Get To Library Mac

Clicking on the Library Menu option will take you straight to the Library Folder on your Mac. Access Library Folder On Mac Using “Go to Folder” Option Another way to access the Library Folder on your Mac is by using the Folder Option on your Mac.

  1. How To Get To Mac Library Preferences
  2. Get To Library On Mac
  3. Find Photo Library On Mac
  4. Get To Library Folder On Mac
  5. Get To Library Folder On Mac
  6. Where Is Library On Mac

Nov 09, 2012  The Library folder under each account user name (the /Library) is, by default, invisible in Lion and Mountain Lion versions of OS X. It is the folder that stores settings and information for various apps, among other things, and is the one that we will be revealing in this tutorial. May 30, 2019  Despite the fact that Apple keeps the Mac Library folder hidden from users, it’s good to learn how to show the Library folder on Mac. You may need to access the Library folder when you need to clear cache, remove the app’s leftovers, edit preference files manually, etc. The above is called a 'Spotlight Search' and is the easiest way to find anything on a Mac. Install homebrew. Then, if you want to install OpenCV on a Mac, install a package manager such as homebrew which is a matter of copying and pasting a single line from the homebrew website into your Terminal. I will not show the line here in case it ever. Oct 03, 2018  Access the Library Folder Using the Go to Folder Option If you want to access the Library folder only occasionally, you can use the Go to Folder option in Finder. Open Finder or just click on the. The default behavior of Lion is to hide your user Library folder. To get to it Option-click the Go Menu in the Finder and choose Library. crarko adds: OK, Apple that's kind of crazy.Holding down the Option key with the Go menu selected causes 'Library' to appear in the list.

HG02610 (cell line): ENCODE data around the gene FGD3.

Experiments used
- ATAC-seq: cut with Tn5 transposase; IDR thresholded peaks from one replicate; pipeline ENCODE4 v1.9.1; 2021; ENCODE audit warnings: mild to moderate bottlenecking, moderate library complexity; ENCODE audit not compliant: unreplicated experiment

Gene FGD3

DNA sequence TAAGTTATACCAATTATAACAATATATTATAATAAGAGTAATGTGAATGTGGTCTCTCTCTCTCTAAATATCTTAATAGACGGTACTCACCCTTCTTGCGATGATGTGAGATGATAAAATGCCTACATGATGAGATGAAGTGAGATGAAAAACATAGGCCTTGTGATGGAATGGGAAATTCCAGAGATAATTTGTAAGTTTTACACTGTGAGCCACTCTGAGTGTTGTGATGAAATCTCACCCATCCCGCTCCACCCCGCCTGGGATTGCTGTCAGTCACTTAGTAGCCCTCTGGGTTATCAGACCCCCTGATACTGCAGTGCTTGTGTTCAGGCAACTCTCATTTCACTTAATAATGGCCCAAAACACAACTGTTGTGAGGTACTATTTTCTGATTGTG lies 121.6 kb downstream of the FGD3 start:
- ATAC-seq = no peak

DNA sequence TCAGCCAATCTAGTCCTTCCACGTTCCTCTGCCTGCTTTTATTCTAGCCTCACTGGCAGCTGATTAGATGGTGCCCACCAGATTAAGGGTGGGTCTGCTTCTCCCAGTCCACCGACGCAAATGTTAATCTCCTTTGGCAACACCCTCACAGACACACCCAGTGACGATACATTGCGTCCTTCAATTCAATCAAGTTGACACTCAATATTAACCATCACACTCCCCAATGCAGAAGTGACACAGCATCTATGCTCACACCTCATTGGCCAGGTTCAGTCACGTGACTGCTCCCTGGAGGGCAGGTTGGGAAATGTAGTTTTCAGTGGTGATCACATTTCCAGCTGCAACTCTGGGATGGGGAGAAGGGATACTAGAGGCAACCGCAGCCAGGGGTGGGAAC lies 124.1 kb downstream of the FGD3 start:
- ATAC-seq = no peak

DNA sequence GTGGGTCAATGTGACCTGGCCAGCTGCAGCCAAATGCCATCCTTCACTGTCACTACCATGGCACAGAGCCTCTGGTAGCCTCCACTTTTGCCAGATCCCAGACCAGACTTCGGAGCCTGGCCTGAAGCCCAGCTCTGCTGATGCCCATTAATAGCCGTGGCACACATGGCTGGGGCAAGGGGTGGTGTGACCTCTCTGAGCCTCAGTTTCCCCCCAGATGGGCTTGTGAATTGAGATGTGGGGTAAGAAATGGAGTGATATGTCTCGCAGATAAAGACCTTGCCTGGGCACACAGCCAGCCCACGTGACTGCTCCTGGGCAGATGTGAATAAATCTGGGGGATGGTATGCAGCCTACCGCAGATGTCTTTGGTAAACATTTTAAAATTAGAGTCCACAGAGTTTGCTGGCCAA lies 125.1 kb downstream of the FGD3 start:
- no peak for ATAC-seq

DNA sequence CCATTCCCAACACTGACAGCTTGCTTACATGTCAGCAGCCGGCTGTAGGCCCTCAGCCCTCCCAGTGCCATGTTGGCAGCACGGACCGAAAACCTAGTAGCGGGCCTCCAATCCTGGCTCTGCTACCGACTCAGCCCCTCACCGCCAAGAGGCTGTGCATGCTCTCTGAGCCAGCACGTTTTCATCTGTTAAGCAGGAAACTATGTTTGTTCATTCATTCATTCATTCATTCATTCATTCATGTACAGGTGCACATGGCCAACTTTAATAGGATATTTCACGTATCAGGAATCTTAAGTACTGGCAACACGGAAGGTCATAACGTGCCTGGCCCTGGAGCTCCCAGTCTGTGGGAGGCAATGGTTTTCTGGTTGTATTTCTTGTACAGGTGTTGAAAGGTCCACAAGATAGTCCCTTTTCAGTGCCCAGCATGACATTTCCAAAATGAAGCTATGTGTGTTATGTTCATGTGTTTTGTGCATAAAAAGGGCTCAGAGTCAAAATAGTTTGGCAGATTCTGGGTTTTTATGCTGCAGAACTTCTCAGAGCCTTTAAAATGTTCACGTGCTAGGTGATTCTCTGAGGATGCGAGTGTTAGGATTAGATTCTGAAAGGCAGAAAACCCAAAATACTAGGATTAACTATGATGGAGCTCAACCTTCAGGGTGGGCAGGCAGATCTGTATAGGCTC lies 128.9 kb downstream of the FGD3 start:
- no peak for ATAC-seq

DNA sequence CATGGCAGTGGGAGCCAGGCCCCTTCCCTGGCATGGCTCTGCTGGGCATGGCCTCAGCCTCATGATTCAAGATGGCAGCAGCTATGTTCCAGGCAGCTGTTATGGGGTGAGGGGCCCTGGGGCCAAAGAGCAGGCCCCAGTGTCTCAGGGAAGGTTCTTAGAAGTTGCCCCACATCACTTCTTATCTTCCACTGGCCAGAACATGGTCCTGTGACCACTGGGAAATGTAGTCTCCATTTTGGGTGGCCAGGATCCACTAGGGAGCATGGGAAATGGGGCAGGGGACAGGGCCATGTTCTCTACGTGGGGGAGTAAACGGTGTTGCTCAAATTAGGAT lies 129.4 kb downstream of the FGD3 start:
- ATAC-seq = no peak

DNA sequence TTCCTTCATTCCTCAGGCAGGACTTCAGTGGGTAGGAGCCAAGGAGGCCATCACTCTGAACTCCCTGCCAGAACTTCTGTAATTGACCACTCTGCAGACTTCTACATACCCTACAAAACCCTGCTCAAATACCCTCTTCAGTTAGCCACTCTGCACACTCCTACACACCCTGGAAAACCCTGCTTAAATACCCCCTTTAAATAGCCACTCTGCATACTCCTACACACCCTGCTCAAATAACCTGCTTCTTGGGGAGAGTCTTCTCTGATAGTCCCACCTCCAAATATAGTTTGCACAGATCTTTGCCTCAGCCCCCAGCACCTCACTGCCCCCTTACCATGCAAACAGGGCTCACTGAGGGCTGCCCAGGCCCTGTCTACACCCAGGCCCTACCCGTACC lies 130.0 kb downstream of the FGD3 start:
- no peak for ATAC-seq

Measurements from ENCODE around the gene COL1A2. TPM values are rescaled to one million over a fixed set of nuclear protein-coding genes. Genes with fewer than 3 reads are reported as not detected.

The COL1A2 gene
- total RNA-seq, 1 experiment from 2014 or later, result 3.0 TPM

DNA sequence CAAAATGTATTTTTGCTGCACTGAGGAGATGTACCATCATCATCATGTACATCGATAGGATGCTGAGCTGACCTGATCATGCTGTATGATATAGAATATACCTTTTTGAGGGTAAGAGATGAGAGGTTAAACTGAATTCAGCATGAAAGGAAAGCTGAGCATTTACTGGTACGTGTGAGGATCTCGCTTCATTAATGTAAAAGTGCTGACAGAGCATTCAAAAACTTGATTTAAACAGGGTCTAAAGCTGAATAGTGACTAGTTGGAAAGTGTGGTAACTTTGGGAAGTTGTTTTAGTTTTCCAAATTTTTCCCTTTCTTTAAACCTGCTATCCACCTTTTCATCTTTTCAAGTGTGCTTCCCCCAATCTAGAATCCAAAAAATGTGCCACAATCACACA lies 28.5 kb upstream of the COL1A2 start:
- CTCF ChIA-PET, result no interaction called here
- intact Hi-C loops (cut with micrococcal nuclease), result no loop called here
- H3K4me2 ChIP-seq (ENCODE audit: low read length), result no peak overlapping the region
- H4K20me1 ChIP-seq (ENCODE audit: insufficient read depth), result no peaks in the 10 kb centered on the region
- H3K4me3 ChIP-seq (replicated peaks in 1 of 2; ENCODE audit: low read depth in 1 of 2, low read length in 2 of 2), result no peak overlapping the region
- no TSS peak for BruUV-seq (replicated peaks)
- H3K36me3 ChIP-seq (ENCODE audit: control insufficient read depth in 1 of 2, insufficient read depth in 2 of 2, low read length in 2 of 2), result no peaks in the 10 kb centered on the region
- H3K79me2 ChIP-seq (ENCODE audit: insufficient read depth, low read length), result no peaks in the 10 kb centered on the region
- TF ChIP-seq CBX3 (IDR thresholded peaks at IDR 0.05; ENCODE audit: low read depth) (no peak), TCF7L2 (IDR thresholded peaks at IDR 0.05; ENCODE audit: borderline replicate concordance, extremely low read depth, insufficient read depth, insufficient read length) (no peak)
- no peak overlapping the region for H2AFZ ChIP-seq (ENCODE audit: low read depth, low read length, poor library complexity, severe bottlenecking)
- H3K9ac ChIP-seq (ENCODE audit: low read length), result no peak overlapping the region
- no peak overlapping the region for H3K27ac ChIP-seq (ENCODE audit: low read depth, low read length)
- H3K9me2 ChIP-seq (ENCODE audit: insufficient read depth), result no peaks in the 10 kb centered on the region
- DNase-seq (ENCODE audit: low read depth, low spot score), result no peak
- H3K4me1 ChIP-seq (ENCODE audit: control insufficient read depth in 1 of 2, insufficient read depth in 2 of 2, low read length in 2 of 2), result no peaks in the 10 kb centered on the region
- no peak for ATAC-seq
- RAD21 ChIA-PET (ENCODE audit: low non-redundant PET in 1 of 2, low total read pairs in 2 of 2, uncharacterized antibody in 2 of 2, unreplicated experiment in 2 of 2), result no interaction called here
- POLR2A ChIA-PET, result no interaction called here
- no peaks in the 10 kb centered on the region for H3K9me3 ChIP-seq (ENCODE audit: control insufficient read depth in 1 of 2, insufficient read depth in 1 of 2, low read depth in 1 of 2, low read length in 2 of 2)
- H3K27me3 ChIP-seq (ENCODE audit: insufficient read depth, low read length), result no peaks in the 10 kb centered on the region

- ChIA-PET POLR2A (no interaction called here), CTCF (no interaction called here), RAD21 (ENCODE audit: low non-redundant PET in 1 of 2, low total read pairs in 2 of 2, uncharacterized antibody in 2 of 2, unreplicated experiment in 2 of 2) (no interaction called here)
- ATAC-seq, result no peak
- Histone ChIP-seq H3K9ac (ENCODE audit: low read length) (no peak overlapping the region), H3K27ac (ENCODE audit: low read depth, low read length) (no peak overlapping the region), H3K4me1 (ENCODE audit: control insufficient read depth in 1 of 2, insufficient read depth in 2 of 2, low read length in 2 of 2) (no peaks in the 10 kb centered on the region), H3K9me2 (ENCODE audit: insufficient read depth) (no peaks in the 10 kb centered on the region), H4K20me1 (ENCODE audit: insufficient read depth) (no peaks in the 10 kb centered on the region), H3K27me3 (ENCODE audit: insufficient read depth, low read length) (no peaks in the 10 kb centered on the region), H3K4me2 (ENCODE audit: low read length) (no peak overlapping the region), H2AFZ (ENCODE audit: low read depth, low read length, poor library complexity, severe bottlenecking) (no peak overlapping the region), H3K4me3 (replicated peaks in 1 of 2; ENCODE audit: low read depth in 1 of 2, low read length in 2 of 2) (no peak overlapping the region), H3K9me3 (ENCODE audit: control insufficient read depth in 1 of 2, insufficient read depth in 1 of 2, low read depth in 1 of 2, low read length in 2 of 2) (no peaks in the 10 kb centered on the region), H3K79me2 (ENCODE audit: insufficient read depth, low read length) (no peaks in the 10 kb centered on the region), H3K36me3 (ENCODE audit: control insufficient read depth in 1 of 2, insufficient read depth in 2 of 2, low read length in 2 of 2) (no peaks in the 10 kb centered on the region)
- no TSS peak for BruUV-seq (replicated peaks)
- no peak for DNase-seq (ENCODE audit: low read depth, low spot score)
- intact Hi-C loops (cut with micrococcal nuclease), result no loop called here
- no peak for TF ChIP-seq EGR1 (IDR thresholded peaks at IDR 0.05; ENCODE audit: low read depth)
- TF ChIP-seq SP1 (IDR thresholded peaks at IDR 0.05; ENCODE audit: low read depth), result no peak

Though it's not easy to hack into or break through a Mac's security, it is possible, especially if someone accidentally installs malware without realizing it. If your Mac is running slow or you're seeing unusual advertisements within your web browser you might have accidentally installed malware at some point. Don't worry. It happens to the best of us (not me, of course). There are things you can do without having to burn it all down.

The problem: Mac malware in the Library folder

Serenity Caldwell writing for iMore in 2017:

My father-in-law's MacBook Pro had been running into curious slowdowns for a two-year-old laptop and he kept on seeing weird sites taking over his Safari and Firefox search bars. It was clear to me that his browser had been hijacked.

We got rid of the browser hijack pretty quickly — I suggest using Cella's excellent how-to if you ever run into a browser hijack yourself — but the slowdowns were more curious. Upon further investigation, I found a couple of self-professed 'Mac security programs' that popped up, demanding money to 'clean your Mac from junk'.

Spoiler: These programs were the junk. And worst of all, they'd seemingly added a bunch of nonsense files into this computer's Library folder, with random folder names like 'prestidigitation' and 'beeswax'.

Now, I want to preface: I'd never seen an attack like this on a Mac before in my life, and finding this kind of full-Mac hijack is very rare. It's likely that he accidentally installed one of these 'security' programs (or had it installed), which spiraled out of control from there.

Kontakt factory library mac. Legacy BR4. SV Parallel BP/BP. Multi Filters. SV Parallel LP/HP.

These hijacks didn't appear to be able to do much beyond slow down his machine with endless failed attempts to run a program — the process didn't have admin permissions, so it couldn't execute a thing from the library. But because they were there, they were constantly crashing aspects of his Mac. I knew I had a malfunctioning laptop on my hands, so I turned to my age-old troubleshooting checklist.

How to fix a corrupted Mac